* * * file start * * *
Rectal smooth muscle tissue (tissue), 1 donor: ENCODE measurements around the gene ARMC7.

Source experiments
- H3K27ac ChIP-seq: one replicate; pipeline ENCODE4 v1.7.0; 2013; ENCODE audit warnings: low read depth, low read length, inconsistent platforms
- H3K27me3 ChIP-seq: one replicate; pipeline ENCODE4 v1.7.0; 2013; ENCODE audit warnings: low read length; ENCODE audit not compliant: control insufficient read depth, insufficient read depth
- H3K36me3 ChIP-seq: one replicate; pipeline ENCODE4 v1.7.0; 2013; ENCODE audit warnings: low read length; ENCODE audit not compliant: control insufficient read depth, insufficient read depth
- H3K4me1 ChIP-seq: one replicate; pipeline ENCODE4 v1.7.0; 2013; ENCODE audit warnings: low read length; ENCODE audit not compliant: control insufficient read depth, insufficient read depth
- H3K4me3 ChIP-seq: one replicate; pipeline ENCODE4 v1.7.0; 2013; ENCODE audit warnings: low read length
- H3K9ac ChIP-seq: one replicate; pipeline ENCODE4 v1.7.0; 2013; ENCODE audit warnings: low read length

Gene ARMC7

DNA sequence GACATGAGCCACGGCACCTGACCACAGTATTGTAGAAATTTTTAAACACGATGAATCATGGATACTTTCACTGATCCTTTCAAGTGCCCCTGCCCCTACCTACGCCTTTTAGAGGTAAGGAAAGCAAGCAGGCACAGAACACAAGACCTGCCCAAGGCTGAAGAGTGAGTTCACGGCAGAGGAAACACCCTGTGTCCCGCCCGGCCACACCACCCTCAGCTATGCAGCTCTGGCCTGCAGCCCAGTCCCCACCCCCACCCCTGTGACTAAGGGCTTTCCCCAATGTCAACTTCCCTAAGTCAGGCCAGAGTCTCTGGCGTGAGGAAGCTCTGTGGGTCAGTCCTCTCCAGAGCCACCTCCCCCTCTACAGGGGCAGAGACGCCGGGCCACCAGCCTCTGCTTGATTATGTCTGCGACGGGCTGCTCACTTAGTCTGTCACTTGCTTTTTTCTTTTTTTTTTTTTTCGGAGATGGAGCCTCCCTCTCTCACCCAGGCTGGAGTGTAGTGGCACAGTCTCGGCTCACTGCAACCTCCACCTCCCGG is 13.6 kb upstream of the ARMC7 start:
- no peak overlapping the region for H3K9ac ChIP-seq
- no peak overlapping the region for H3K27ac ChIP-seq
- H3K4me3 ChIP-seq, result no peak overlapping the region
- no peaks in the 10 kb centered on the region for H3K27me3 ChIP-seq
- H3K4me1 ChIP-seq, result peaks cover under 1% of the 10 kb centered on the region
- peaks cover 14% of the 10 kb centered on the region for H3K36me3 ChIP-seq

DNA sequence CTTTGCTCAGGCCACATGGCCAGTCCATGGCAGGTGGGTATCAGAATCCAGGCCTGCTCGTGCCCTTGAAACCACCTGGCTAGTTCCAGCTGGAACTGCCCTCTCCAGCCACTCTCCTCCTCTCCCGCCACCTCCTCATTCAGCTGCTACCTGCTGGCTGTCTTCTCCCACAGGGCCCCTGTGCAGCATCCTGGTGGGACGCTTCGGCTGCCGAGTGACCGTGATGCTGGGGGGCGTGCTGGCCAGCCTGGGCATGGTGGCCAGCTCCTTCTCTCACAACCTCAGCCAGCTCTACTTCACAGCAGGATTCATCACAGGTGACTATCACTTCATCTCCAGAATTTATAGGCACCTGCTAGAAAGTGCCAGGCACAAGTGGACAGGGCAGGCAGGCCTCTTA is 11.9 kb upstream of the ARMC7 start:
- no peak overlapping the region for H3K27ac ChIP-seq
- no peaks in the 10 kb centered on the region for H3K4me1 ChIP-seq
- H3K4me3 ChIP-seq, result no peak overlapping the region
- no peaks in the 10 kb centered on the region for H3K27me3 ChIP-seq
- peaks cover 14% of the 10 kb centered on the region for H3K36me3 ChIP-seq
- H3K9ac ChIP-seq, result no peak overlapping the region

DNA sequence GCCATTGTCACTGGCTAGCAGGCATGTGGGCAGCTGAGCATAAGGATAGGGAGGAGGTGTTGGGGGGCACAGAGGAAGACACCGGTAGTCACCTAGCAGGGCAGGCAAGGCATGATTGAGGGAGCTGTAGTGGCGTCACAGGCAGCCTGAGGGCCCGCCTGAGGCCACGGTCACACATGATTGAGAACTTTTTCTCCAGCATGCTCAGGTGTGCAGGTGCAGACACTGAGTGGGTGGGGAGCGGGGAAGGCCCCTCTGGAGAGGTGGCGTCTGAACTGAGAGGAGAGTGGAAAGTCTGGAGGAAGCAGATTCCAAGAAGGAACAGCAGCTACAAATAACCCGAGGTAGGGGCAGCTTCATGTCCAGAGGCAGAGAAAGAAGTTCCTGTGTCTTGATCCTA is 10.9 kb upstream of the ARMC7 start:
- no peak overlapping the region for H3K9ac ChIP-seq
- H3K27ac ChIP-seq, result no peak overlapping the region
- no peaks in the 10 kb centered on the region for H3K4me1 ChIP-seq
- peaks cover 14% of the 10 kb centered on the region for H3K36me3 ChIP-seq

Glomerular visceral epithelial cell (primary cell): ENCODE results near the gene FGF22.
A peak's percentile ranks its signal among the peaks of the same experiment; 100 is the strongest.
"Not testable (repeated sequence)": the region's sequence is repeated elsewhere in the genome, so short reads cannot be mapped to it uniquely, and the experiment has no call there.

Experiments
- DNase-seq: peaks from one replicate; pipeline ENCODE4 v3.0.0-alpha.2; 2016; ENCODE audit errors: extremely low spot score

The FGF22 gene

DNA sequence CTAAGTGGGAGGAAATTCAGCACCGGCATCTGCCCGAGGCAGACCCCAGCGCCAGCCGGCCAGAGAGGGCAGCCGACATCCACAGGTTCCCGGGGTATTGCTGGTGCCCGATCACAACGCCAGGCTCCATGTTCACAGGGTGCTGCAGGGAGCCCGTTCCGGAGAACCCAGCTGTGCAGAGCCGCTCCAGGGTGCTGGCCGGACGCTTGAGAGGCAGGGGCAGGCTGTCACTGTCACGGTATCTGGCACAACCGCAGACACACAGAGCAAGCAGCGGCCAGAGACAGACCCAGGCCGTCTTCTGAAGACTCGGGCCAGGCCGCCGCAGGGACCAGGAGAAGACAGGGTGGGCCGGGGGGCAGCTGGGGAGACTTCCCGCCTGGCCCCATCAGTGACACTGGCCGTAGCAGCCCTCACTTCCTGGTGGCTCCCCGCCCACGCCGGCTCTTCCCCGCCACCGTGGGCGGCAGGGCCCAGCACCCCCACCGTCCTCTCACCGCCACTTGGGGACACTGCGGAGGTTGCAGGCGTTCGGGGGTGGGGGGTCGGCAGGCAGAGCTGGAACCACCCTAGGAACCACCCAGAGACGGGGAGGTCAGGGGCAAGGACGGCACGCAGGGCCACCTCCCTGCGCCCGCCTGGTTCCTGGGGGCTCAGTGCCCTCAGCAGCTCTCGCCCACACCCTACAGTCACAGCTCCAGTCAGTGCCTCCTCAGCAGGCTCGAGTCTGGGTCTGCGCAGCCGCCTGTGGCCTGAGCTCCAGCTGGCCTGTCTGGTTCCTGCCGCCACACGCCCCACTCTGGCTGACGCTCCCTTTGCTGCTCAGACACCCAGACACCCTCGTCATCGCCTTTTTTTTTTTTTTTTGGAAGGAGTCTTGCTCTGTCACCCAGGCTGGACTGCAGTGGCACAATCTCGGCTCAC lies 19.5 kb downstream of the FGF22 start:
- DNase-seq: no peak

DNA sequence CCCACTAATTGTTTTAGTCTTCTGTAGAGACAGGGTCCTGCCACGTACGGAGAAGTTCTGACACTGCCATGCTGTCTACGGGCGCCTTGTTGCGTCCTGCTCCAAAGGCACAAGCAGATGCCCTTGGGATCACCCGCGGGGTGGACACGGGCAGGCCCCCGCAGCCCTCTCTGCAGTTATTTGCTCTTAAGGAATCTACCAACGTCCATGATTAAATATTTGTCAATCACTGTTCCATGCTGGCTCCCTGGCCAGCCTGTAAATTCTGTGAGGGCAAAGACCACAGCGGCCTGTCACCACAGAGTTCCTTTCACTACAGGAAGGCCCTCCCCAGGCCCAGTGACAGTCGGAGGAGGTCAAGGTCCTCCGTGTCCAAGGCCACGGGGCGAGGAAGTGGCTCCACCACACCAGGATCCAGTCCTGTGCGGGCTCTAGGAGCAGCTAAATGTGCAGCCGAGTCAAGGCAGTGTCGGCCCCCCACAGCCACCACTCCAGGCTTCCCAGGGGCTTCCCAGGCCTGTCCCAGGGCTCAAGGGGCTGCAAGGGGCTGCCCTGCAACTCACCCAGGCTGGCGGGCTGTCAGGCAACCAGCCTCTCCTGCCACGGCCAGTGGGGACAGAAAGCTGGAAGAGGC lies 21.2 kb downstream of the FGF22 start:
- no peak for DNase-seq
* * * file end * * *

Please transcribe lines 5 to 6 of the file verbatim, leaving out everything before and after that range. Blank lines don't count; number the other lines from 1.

- H3K36me3 ChIP-seq: one replicate; pipeline ENCODE4 v1.7.0; 2013; ENCODE audit warnings: low read length; ENCODE audit not compliant: control insufficient read depth, insufficient read depth
- H3K4me1 ChIP-seq: one replicate; pipeline ENCODE4 v1.7.0; 2013; ENCODE audit warnings: low read length; ENCODE audit not compliant: control insufficient read depth, insufficient read depth